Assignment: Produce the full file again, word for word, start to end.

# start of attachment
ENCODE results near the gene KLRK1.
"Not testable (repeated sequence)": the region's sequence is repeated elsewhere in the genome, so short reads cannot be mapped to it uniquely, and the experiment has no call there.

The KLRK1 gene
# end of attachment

ENCODE results near the gene KLRK1.
"Not testable (repeated sequence)": the region's sequence is repeated elsewhere in the genome, so short reads cannot be mapped to it uniquely, and the experiment has no call there.

The KLRK1 gene